Key findings from the Research: Art Works program out of the University of Maryland indicate that studying the arts is significantly associated with a 20% reduction in the likelihood that an adolescent would ever be suspended out-of-school. And adolescent students of the arts are significantly more optimistic about their chances to attend college than non-arts students.
Research shows that music therapy can reduce depression in children and teens. A 2016 study out of Bournemouth University and Queen’s University Belfast shows that music therapy reduces depression in children and adolescents with behavioral and emotional problems. The group of children and young people (ages 8-16) who received music therapy had greatly improved communicative and interactive skills as well as better social functioning over time.
Time and time again we are seeing that creative outlets can heal in a safe, drug-free and spiritual way. Working on creative materials, whether it be music, writing, poetry or art, can help build confidence where confidence has been lost or lacking, and can give teens hope for success in the present and future. Never Counted Out believes this whole-heartedly and is using the power of creativity to make a change in the lives of youth who are often overlooked or forgotten.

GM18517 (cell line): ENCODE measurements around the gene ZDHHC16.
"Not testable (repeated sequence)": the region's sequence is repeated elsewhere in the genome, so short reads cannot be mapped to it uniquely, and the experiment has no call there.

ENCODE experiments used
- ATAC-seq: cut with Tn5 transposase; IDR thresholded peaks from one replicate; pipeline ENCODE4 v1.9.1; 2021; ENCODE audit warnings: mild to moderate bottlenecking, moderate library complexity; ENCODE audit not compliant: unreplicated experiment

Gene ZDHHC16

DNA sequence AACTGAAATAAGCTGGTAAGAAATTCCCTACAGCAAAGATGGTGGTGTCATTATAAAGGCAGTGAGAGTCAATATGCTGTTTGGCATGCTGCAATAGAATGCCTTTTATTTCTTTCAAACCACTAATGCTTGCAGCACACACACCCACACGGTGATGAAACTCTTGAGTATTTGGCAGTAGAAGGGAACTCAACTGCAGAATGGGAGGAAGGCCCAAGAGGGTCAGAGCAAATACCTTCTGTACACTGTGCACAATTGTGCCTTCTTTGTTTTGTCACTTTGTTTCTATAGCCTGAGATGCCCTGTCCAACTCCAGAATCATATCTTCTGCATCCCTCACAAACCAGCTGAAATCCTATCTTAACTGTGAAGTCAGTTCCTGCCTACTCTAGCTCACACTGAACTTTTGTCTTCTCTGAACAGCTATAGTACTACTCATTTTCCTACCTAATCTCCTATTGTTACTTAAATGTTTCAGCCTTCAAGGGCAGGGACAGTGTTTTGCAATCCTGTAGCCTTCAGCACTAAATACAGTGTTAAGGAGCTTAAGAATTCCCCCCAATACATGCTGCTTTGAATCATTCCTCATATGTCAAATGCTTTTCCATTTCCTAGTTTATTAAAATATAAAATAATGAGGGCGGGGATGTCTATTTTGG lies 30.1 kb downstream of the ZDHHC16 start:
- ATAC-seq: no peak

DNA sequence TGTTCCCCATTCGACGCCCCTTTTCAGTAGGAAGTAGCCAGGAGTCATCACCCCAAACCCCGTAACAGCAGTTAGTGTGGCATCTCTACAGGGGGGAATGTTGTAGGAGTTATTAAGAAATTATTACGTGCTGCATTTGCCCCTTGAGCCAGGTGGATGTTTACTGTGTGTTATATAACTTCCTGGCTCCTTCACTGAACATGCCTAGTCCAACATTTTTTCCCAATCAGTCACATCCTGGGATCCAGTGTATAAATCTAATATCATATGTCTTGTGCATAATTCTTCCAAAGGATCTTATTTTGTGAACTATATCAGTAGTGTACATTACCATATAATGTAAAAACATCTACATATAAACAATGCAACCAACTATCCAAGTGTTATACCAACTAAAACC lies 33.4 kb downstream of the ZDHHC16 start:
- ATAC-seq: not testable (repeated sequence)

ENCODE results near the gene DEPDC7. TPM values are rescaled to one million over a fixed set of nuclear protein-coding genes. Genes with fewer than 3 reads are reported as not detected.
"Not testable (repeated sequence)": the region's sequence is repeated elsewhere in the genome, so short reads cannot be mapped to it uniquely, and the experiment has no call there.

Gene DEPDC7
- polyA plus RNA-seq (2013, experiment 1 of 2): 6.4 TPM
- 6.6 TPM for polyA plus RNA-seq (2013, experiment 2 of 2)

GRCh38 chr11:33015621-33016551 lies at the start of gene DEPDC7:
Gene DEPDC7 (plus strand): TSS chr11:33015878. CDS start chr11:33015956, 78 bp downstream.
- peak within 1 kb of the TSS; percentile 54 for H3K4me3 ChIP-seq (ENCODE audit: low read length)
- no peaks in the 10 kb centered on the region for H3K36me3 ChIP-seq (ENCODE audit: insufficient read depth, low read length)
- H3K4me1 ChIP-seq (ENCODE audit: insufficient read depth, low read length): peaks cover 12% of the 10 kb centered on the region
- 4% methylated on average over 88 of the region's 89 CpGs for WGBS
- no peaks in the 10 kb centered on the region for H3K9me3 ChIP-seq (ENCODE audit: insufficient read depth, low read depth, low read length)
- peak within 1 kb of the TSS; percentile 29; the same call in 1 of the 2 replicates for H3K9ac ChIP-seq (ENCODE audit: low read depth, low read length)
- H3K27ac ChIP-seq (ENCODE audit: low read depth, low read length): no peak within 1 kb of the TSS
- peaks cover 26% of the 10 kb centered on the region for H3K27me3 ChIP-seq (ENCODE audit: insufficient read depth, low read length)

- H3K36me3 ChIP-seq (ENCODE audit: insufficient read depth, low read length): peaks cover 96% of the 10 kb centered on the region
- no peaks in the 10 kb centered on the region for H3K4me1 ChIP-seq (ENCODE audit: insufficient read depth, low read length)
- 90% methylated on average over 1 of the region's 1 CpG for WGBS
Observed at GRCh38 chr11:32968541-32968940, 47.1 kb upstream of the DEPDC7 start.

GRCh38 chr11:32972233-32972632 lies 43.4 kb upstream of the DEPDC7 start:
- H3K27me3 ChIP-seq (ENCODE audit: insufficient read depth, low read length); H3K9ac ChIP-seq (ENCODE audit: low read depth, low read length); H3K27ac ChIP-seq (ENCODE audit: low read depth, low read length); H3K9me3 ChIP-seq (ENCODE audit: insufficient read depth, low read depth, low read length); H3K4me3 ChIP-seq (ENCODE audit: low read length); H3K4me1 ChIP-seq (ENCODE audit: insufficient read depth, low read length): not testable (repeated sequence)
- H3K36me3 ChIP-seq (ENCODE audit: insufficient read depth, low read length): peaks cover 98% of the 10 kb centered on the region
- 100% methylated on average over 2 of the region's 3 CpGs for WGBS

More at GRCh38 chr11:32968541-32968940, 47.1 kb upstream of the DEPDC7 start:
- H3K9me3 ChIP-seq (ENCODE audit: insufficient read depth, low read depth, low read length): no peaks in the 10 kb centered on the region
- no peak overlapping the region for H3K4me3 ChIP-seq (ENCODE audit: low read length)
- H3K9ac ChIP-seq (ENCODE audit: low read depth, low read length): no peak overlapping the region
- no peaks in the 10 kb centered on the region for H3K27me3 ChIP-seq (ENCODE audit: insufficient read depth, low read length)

My documentary about empowering youth through story is available now!
Bring it to your classroom, library, or home. https://t.co/ZHMRSwc2YO@sljournal @LatinosInKidLit @AS_King @PatZMiller @EllenHopkinsLit @PublishersWkly @nerdybookclub @Author_Cisneros pic.twitter.com/jrqil1T9JT
— Trujillo Read FAT ANGIE REBEL GIRL REVOLUTION (@pinatadirector) July 26, 2019
In addition to partnering established artists and creative professionals with teens in a mentorship program that is free of charge to schools and afterschool programs, they also provide books to schools and programs all over the country for free. In addition, they publish an online magazine featuring a rotating themed anthology If Someone Only Knew, which allows at-risk youth to showcase their work and build a sense of recognition, self-worth and accomplishment.
This movement is making a difference, and people are recognizing their amazing work. Margarita Engle, Newbery Honor Award-winning author of The Surrender Tree, said, “during one’s teen years, a single encounter with hope can make all the difference in the world. One conversation with an adult who cares. One shared experience. One innermost emotion expressed through poetry or any other creative outlet. One way of knowing that you’re not alone. Imagine a future where every teen receives many opportunities to experience hope!”